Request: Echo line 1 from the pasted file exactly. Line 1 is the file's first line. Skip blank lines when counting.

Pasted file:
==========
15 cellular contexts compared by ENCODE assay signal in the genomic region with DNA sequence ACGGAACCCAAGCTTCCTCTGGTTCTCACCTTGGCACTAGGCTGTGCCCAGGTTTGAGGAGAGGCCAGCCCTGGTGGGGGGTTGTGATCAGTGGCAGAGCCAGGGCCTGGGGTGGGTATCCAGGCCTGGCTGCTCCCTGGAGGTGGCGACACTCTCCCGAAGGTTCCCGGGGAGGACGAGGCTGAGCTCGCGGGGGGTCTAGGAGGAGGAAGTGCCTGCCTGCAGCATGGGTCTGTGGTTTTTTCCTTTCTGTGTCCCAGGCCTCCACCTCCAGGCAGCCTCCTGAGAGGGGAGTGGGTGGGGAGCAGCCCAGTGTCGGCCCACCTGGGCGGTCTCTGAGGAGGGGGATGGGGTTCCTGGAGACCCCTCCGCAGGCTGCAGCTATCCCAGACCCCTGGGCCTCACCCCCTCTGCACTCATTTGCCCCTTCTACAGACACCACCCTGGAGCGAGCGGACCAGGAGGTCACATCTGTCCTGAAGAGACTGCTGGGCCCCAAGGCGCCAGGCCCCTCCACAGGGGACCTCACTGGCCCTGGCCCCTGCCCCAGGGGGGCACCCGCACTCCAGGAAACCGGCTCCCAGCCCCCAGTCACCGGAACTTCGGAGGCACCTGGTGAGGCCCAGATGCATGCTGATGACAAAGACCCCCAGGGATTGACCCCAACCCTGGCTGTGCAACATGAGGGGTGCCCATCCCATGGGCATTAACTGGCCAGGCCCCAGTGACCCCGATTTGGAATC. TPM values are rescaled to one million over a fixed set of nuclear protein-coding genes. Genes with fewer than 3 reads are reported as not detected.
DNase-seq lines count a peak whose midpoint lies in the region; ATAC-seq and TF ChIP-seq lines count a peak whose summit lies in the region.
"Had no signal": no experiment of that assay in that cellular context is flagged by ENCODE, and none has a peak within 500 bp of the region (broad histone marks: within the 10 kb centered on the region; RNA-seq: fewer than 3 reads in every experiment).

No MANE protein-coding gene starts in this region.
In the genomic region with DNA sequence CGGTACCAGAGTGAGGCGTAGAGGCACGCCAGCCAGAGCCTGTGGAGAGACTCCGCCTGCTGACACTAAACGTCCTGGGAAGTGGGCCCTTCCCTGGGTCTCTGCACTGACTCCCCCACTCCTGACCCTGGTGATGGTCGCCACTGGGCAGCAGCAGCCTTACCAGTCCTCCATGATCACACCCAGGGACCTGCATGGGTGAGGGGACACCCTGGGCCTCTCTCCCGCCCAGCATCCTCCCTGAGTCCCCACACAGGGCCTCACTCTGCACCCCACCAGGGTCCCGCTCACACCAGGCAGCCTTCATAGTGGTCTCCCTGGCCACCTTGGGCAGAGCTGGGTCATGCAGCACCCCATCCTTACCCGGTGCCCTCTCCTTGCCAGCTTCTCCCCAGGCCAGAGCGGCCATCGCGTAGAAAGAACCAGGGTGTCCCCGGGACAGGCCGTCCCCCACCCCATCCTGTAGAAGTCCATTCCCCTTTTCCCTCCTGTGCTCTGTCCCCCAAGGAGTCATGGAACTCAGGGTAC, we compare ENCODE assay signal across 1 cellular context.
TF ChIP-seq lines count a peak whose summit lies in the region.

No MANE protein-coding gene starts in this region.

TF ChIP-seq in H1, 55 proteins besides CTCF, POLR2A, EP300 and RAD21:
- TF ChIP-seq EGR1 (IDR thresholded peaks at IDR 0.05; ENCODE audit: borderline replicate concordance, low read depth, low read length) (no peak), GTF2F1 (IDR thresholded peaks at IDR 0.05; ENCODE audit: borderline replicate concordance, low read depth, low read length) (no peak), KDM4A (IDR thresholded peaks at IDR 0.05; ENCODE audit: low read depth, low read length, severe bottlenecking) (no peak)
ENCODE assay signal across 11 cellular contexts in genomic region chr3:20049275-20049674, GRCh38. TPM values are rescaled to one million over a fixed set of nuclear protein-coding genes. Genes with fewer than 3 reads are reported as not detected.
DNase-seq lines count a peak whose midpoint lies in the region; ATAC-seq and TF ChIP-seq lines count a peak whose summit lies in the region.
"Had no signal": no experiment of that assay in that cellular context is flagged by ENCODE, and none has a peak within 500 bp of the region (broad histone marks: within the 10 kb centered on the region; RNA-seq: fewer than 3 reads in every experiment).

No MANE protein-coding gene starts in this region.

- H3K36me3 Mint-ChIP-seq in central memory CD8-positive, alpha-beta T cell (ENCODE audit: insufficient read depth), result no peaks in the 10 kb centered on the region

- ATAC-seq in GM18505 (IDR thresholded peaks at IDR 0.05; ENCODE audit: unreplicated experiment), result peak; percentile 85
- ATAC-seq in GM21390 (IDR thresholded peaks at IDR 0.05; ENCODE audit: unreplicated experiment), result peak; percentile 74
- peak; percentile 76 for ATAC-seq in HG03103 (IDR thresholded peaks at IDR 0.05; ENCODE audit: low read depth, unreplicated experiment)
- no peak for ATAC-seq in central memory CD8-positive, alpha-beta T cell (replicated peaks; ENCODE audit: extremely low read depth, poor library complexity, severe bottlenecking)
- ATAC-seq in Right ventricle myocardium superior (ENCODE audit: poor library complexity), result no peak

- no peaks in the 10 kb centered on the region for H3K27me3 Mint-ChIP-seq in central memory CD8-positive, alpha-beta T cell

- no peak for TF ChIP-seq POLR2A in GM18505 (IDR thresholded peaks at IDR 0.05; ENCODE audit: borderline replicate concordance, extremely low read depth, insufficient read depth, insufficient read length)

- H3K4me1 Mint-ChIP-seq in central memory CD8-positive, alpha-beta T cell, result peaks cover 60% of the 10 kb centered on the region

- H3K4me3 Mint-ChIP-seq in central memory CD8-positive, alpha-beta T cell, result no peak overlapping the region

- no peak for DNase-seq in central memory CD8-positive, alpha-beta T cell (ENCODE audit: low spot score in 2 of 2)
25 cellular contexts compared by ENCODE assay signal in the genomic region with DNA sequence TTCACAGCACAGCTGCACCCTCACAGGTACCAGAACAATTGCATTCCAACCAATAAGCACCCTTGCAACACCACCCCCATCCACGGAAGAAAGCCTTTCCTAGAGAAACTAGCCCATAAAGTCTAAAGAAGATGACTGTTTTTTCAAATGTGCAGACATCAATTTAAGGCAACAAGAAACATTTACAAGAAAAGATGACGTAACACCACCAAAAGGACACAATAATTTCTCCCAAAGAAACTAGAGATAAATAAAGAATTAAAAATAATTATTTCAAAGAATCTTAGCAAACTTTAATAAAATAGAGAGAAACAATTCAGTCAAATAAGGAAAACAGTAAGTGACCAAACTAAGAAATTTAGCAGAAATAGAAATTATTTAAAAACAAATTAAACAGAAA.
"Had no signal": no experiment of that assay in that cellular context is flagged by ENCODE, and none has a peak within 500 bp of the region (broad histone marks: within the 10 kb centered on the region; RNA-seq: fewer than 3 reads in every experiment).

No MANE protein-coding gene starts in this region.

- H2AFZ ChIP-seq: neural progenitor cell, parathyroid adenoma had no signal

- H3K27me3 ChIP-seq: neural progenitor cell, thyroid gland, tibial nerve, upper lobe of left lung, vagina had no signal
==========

15 cellular contexts compared by ENCODE assay signal in the genomic region with DNA sequence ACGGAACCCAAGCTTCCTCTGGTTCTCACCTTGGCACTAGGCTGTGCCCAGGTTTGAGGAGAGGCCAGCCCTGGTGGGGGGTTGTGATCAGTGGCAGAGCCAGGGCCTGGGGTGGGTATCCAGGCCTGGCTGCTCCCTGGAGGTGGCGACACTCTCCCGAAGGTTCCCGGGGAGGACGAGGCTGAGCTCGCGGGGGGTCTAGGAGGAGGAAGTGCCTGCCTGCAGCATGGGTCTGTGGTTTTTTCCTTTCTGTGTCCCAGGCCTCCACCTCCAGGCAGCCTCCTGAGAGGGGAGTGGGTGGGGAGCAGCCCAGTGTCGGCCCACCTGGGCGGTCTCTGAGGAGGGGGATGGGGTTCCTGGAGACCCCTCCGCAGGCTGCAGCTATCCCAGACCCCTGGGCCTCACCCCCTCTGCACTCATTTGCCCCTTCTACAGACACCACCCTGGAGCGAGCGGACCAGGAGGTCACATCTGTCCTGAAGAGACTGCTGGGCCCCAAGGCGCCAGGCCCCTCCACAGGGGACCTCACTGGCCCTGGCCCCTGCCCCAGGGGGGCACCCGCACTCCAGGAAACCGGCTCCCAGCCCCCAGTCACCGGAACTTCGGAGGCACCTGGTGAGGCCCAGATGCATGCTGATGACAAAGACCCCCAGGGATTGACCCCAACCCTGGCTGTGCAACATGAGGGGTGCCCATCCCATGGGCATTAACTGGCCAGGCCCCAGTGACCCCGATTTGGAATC. TPM values are rescaled to one million over a fixed set of nuclear protein-coding genes. Genes with fewer than 3 reads are reported as not detected.